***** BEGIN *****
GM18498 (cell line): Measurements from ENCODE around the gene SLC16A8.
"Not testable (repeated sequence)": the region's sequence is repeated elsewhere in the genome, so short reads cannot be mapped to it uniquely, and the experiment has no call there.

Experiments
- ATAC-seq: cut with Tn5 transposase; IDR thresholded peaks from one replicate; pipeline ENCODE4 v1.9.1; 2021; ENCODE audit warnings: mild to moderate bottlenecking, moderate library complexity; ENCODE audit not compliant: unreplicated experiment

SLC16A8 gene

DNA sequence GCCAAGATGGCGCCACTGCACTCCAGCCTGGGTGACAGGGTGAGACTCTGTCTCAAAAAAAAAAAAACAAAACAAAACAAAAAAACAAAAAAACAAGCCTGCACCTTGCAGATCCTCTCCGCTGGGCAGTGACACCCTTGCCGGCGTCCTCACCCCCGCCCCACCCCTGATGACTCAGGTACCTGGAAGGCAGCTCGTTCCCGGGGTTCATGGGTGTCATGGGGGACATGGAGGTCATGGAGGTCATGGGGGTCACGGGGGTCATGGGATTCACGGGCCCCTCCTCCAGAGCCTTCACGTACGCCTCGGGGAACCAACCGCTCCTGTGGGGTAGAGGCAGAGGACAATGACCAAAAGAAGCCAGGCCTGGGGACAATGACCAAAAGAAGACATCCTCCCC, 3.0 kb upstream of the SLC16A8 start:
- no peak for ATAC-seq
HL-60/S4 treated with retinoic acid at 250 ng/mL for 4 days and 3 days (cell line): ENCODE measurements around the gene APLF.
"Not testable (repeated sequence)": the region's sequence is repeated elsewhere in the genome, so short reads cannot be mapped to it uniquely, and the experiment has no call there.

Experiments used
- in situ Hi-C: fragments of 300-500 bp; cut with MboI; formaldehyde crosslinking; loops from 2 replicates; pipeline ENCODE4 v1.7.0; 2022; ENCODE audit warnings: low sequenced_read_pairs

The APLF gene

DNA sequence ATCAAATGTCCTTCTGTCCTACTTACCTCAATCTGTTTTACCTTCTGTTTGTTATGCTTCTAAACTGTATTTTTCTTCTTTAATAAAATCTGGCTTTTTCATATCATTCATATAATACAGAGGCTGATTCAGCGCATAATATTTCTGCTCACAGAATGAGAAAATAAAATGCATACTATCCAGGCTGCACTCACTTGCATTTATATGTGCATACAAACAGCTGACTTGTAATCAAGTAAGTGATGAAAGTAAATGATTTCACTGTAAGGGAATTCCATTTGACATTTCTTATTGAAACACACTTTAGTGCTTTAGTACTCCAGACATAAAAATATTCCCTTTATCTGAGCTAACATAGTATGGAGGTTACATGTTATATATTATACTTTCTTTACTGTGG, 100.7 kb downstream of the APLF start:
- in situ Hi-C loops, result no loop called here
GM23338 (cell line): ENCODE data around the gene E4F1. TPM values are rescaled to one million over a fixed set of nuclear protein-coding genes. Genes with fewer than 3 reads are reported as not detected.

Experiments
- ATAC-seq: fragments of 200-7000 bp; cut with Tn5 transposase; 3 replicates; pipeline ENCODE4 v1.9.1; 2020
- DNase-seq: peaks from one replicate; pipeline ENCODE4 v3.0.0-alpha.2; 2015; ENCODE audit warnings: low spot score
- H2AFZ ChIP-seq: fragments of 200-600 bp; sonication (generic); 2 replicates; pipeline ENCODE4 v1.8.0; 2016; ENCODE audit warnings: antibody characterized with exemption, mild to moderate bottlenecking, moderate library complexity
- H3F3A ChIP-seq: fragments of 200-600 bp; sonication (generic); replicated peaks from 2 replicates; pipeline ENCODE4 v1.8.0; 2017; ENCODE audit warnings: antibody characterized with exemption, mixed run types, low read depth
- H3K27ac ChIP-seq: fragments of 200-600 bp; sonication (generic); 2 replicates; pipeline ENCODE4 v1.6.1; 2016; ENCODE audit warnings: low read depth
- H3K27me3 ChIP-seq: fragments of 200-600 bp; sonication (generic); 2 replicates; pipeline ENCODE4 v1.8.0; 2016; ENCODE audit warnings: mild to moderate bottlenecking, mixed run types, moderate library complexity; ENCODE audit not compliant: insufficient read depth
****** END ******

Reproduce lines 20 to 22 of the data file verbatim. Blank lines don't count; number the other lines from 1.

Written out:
- H3F3A ChIP-seq: fragments of 200-600 bp; sonication (generic); replicated peaks from 2 replicates; pipeline ENCODE4 v1.8.0; 2017; ENCODE audit warnings: antibody characterized with exemption, mixed run types, low read depth
- H3K27ac ChIP-seq: fragments of 200-600 bp; sonication (generic); 2 replicates; pipeline ENCODE4 v1.6.1; 2016; ENCODE audit warnings: low read depth
- H3K27me3 ChIP-seq: fragments of 200-600 bp; sonication (generic); 2 replicates; pipeline ENCODE4 v1.8.0; 2016; ENCODE audit warnings: mild to moderate bottlenecking, mixed run types, moderate library complexity; ENCODE audit not compliant: insufficient read depth